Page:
This is interesting. The Supreme Court may be on the verge of holding capital punishment by lethal injection unconstitutional, effectively sounding the death knell for the death penalty.
The justices have agreed to consider whether the procedure violates the Eighth Amendment’s proscription against cruel and inhuman punishments. That would seem logically impossible. As I mentioned here, the Constitution refers to the death penalty several times (including three times in the Fifth Amendment alone). As there was no lethal injection in the late 18th Century, and given that the methods commonly used back then (and after) were less humane than lethal injection, it would be strange to learn that the Eighth Amendment forbade punishments involving pain-levels attendant to lethal injection.
But hey, what’s logic got to do with it? We’re evolving, the Constitution is alive, and — to cut to the chase — there may very well be five votes on the Supreme Court for the proposition. The justices, in fact, have stayed two other executions pending their resolution of the case (Baze v. Rees), and governors throughout the country are halting executions until the issue is settled. It seems like a stroke of genius on the part of the anti-capital-punishment movement: Don’t challenge the death penalty in principle; just argue that the most humane method is too cruel, and thereby lay the foundation for ruling all methods too cruel.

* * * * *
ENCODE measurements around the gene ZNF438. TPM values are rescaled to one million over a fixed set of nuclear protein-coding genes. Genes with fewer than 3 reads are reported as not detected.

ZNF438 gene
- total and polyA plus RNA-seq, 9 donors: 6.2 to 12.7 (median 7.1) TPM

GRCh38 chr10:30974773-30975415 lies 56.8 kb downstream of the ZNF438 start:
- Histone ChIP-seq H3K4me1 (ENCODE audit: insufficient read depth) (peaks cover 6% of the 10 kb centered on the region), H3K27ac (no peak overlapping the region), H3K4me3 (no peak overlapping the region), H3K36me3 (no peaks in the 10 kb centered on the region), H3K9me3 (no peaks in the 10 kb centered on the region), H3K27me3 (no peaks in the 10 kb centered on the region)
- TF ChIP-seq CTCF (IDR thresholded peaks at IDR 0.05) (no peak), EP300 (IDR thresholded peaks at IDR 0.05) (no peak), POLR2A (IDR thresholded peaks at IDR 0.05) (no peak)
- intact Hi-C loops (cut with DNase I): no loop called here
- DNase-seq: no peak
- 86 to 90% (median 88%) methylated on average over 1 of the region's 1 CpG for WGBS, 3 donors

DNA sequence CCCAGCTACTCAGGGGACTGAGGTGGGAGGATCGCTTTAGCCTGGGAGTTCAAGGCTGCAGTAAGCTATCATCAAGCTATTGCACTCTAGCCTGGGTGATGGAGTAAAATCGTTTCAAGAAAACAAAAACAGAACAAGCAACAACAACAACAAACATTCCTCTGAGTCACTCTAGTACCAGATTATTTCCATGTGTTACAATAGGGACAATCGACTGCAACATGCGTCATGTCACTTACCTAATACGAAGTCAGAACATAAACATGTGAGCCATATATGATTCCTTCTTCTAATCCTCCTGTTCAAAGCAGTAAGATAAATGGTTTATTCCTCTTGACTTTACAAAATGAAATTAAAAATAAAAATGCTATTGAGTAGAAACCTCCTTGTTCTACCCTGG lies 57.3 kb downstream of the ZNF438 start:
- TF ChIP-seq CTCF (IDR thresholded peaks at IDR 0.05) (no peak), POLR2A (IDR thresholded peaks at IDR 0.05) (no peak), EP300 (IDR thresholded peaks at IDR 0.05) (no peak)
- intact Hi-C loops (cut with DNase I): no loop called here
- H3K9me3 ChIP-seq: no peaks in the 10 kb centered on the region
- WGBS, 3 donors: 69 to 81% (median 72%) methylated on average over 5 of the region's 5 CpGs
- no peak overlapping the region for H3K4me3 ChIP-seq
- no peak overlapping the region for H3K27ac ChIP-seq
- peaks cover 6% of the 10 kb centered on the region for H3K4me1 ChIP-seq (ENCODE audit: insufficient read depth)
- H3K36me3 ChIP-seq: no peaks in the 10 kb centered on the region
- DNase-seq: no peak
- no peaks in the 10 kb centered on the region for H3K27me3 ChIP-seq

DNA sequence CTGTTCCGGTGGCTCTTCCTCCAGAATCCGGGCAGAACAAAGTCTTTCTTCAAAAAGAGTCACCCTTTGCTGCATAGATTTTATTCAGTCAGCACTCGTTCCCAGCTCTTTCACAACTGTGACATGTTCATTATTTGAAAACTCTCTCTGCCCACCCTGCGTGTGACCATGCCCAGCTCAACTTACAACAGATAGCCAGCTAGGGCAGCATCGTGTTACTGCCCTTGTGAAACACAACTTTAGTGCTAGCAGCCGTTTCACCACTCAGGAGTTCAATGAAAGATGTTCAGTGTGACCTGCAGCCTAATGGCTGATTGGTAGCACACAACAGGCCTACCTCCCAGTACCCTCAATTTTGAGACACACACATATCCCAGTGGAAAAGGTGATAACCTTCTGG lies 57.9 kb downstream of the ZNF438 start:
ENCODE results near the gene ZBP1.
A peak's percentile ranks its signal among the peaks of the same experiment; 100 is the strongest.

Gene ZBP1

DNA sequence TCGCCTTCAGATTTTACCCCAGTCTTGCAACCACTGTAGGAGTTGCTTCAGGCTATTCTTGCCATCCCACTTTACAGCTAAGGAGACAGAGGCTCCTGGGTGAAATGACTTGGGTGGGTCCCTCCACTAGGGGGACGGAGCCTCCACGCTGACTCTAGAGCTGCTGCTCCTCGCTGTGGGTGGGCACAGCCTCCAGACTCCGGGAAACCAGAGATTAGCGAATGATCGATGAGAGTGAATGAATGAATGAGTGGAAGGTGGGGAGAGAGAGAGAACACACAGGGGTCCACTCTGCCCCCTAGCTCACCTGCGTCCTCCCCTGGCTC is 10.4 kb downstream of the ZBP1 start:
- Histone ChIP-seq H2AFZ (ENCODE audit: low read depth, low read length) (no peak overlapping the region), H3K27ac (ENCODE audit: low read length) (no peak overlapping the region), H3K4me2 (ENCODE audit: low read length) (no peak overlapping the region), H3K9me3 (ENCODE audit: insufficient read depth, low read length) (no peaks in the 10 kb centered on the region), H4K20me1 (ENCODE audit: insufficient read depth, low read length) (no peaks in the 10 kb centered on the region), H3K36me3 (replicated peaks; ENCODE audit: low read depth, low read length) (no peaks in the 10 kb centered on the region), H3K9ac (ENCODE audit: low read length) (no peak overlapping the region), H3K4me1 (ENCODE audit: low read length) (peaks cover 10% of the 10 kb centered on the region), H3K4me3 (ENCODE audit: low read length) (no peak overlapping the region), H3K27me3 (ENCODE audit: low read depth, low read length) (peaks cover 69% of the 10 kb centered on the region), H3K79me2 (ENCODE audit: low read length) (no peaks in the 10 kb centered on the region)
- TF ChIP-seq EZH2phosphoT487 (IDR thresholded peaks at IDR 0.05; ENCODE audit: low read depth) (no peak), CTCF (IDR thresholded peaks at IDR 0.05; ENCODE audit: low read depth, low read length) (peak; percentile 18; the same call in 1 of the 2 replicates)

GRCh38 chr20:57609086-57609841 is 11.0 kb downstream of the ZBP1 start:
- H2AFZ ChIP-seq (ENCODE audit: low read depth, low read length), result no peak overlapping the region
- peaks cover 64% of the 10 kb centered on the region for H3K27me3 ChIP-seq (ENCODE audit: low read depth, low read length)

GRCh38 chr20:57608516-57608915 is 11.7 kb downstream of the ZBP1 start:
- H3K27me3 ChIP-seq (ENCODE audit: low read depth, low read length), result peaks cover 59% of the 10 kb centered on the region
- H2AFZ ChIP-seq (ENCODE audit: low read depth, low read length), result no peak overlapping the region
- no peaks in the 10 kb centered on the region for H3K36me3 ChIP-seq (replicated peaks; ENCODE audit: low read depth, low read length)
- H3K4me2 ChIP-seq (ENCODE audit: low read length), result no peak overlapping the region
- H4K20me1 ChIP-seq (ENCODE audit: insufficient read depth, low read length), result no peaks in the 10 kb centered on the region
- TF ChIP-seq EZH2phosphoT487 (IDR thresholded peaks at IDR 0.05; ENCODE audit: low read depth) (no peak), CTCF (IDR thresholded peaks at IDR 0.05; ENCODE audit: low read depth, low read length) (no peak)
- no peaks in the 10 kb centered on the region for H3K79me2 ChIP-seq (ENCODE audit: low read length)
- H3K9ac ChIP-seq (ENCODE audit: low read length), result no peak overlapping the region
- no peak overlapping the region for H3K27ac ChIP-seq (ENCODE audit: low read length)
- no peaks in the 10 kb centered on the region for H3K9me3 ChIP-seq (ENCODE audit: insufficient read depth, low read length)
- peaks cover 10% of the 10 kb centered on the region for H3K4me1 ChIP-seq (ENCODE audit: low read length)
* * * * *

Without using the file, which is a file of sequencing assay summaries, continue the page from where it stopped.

Not to go back to the whole Terri Schiavo debate, but I wonder what the consequences of this focus on pain may be. What about euthanasia and the fetal pain attendant to abortions? The Eighth Amendment, of course, generally applies only to punishments that flow from criminal proceedings. But recall the controversy over the McCain Amendment. Our treaty obligation to avoid “cruel, inhuman and degrading treatment” was limited by the Senate to the treatment already prohibited by the Fifth, Eighth and Fourteenth Amendments. Thus, many of us argued, cruel, inhuman and degrading prohibitions did not apply to wartime detainees since they are not serving criminal sentences or otherwise involved in criminal proceedings. The other side decried this as a preposterous, legalistic distinction — the obligation to avoid cruelty, they insisted, was a moral one; it was about the kind of people we are; it had to apply in all contexts.